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View Full Version : Apple Under Fire for iPod - iTunes Link. Is Zune Next?


Aaron Roma
01-02-2007, 05:00 PM
<div class='os_post_top_link'><a href='http://news.yahoo.com/s/ap/20061230/ap_on_hi_te/apple_lawsuits' target='_blank'>http://news.yahoo.com/s/ap/20061230/ap_on_hi_te/apple_lawsuits</a><br /><br /></div><p><em>&quot;Apple Computer Inc. said Friday it is facing several federal lawsuits, including one alleging the company created an illegal monopoly by tying iTunes music and video sales to its market-leading iPod portable players. The case, filed July 21, is over Apple's use of a copy-protection system that generally prevents iTunes music and video from playing on rival players.&quot;</em></p><p>&nbsp;</p><p>Apple is apparently being sued because of iTunes in ability to synchronize with rival devices. Obviously, since Zune takes a similar approach, this suite could mean future trouble for Microsoft. Personally though, I think this lawsuit is a bunch of hog-wash. There seem to be plenty of viable alternatives to iTunes out there, even if users choose not to use them. Apple shouldn't be penalized for producing a good product that has drawn users to it. What are your thoughts on this lawsuit and any implications it may have on Zune?</p>

Jason Dunn
01-02-2007, 09:48 PM
I might not like Apple or iTunes much, but they haven't done anything illegal, and if they want to lock people into their hardware and software, they should be able to do so. There's nothing illegal about building a successful business!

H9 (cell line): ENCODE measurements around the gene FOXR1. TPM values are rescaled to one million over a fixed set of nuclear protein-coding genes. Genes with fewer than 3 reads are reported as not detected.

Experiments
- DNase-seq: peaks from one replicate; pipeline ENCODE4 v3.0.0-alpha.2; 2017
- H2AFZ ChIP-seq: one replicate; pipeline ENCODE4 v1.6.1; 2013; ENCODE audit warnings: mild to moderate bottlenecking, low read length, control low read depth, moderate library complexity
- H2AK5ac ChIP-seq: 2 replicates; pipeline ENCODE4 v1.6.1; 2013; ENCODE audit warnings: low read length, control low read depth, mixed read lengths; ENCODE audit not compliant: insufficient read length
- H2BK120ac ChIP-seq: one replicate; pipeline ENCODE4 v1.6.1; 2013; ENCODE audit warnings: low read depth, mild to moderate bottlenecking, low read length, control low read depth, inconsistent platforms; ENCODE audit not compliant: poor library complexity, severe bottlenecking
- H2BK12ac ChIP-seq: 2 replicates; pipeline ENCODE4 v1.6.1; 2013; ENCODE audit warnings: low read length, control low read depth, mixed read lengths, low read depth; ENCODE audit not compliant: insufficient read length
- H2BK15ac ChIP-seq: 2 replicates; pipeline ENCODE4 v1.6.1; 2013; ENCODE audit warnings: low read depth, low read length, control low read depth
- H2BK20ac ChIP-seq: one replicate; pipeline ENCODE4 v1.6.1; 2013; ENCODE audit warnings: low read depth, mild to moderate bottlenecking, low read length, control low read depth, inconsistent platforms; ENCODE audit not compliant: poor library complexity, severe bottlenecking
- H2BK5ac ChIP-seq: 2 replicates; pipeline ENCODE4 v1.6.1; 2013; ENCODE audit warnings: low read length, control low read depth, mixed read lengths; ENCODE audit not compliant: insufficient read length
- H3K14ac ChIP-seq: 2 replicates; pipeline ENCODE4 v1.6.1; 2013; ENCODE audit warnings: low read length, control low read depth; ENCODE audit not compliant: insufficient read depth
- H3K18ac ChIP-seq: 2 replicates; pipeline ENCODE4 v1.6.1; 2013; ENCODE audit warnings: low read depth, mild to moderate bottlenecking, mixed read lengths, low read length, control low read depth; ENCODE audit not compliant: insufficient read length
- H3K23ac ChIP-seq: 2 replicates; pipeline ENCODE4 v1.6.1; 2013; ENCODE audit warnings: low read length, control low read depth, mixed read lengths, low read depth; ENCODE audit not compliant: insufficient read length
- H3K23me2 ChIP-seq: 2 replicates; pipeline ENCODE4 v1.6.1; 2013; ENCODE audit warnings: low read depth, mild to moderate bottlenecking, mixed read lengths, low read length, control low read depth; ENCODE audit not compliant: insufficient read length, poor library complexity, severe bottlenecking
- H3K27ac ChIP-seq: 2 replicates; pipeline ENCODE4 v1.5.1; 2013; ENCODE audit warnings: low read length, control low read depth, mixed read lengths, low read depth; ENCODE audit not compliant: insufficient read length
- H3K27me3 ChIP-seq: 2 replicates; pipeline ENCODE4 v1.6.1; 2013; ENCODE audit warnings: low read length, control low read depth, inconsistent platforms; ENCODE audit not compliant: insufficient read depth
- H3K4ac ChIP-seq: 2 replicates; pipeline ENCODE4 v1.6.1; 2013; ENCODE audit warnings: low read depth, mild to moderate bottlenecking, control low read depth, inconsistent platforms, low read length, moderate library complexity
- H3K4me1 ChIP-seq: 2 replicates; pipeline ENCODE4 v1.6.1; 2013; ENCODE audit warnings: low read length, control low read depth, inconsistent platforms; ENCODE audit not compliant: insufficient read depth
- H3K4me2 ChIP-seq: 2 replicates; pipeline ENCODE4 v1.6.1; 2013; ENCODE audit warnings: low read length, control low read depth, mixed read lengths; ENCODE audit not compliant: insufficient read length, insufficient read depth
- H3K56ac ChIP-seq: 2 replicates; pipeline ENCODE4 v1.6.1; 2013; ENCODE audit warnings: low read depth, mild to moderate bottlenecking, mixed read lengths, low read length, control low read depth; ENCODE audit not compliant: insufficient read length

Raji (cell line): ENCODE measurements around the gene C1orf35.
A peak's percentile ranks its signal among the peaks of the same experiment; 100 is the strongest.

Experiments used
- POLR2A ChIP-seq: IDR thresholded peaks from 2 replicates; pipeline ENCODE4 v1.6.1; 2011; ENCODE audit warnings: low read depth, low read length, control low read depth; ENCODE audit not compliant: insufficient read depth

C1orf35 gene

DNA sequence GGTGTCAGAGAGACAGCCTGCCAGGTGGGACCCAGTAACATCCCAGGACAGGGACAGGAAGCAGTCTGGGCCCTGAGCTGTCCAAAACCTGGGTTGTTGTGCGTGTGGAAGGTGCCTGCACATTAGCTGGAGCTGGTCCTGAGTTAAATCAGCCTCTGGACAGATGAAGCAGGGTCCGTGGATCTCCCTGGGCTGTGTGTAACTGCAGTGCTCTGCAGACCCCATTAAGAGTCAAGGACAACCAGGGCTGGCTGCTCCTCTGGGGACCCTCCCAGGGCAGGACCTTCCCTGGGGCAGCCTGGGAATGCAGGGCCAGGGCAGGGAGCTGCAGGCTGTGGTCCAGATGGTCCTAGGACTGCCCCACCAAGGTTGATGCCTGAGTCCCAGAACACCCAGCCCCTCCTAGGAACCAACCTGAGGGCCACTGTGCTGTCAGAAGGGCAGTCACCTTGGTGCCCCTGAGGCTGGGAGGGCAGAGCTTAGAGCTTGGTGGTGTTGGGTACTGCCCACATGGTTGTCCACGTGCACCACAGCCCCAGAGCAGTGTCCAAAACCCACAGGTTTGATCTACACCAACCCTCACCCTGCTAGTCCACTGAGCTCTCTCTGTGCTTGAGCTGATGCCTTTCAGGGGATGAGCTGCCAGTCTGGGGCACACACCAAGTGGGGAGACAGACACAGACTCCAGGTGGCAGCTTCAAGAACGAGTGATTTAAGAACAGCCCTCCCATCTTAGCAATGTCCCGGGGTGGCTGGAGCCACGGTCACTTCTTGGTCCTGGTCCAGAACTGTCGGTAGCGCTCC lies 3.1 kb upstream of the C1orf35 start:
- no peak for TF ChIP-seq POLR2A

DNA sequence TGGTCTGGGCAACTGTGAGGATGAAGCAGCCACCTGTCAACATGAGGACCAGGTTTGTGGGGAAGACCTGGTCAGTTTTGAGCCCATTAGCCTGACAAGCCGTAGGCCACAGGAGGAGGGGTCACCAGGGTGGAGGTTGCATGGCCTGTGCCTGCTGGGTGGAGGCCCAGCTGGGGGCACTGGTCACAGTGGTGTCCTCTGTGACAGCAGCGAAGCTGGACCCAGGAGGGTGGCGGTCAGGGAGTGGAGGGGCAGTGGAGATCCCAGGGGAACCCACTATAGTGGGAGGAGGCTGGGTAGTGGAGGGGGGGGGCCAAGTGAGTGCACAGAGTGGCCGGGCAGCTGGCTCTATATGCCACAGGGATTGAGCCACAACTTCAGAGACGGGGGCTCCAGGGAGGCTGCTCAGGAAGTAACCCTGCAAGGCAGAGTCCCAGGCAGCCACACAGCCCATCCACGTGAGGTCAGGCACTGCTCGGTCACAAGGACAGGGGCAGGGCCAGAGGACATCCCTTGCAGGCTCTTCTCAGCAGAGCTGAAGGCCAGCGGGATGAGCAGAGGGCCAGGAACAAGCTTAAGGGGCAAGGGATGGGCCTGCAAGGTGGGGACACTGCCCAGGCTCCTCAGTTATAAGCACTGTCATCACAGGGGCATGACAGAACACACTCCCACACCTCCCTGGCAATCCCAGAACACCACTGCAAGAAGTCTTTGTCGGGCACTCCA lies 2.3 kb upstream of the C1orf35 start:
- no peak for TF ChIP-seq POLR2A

jfrancis
01-02-2007, 10:27 PM
One thing I've noticed is that the Zune DRM is _not_ locked to the Zune. For instance, I've downloaded several albums on a Zune pass. I can then import those songs into Media Player 11 and sync them to my Samsung YP-K5. They play with no problems (note that the Zune software cannot, however, see the Urge fairplay DRM files). I don't _believe_ you can do this with the Apple protected aac files--that is, those aac files only play on iPods.

Therefore it seems that the Zune environment isn't truly closed to other 3rd party players.

John

eufreka
01-02-2007, 10:46 PM
I would guess that xbox live would be next (the arcade)....or wii connect, etc.

Hey, UMD falls into the same category, I believe.

The good news: If they win, all bets are off!

robshobs
01-03-2007, 12:15 AM
I believe that these people need to look up the definition of monopoly. A quick google returns the following:
MONOPOLY: a monopoly (from the Greek monos, one + polein, to sell) is defined as a persistent market situation where there is only one provider of a kind of product or service
It would seem that there are many MP3 players and many music providers (services) available to everyone. While Apple ties iTunes to its iPod to have the best user experience, the user can use another music service or another hardware solution (maybe not easily but it can be done). The same can be said about Zune.

The biggest concern about any monopoly is whether or not it is stifling competition. This does not appear to be the case as there are new services and hardware appearing all of the time.

More lawyers trying to make a buck.

Rob

Adam Krebs
01-03-2007, 01:20 AM
It would seem that there are many MP3 players and many music providers (services) available to everyone. While Apple ties iTunes to its iPod to have the best user experience, the user can use another music service or another hardware solution (maybe not easily but it can be done). The same can be said about Zune.